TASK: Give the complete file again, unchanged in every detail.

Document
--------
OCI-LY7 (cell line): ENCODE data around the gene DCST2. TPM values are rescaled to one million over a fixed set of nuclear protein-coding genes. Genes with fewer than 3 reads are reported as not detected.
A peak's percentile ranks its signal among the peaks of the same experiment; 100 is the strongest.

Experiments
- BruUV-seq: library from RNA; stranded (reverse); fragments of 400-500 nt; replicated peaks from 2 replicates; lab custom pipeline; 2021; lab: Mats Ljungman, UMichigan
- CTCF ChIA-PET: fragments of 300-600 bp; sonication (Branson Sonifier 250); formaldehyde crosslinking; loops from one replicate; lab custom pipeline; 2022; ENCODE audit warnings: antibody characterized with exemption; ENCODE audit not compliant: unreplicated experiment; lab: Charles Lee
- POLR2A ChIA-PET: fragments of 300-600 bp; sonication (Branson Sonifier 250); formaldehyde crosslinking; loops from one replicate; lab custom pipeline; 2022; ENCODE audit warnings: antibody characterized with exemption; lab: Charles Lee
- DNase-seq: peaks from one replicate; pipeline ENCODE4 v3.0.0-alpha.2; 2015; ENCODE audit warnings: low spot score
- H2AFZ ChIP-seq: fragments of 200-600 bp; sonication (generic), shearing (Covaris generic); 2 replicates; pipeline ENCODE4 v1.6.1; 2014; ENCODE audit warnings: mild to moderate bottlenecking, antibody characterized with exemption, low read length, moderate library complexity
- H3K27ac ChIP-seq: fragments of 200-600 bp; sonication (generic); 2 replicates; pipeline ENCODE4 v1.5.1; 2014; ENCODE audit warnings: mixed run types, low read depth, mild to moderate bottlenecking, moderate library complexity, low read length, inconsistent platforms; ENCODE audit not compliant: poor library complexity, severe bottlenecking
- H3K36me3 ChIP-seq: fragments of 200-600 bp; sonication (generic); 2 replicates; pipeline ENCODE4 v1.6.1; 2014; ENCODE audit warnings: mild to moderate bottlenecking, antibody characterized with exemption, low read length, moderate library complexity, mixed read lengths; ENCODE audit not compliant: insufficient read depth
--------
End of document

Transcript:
OCI-LY7 (cell line): ENCODE data around the gene DCST2. TPM values are rescaled to one million over a fixed set of nuclear protein-coding genes. Genes with fewer than 3 reads are reported as not detected.
A peak's percentile ranks its signal among the peaks of the same experiment; 100 is the strongest.

Experiments
- BruUV-seq: library from RNA; stranded (reverse); fragments of 400-500 nt; replicated peaks from 2 replicates; lab custom pipeline; 2021; lab: Mats Ljungman, UMichigan
- CTCF ChIA-PET: fragments of 300-600 bp; sonication (Branson Sonifier 250); formaldehyde crosslinking; loops from one replicate; lab custom pipeline; 2022; ENCODE audit warnings: antibody characterized with exemption; ENCODE audit not compliant: unreplicated experiment; lab: Charles Lee
- POLR2A ChIA-PET: fragments of 300-600 bp; sonication (Branson Sonifier 250); formaldehyde crosslinking; loops from one replicate; lab custom pipeline; 2022; ENCODE audit warnings: antibody characterized with exemption; lab: Charles Lee
- DNase-seq: peaks from one replicate; pipeline ENCODE4 v3.0.0-alpha.2; 2015; ENCODE audit warnings: low spot score
- H2AFZ ChIP-seq: fragments of 200-600 bp; sonication (generic), shearing (Covaris generic); 2 replicates; pipeline ENCODE4 v1.6.1; 2014; ENCODE audit warnings: mild to moderate bottlenecking, antibody characterized with exemption, low read length, moderate library complexity
- H3K27ac ChIP-seq: fragments of 200-600 bp; sonication (generic); 2 replicates; pipeline ENCODE4 v1.5.1; 2014; ENCODE audit warnings: mixed run types, low read depth, mild to moderate bottlenecking, moderate library complexity, low read length, inconsistent platforms; ENCODE audit not compliant: poor library complexity, severe bottlenecking
- H3K36me3 ChIP-seq: fragments of 200-600 bp; sonication (generic); 2 replicates; pipeline ENCODE4 v1.6.1; 2014; ENCODE audit warnings: mild to moderate bottlenecking, antibody characterized with exemption, low read length, moderate library complexity, mixed read lengths; ENCODE audit not compliant: insufficient read depth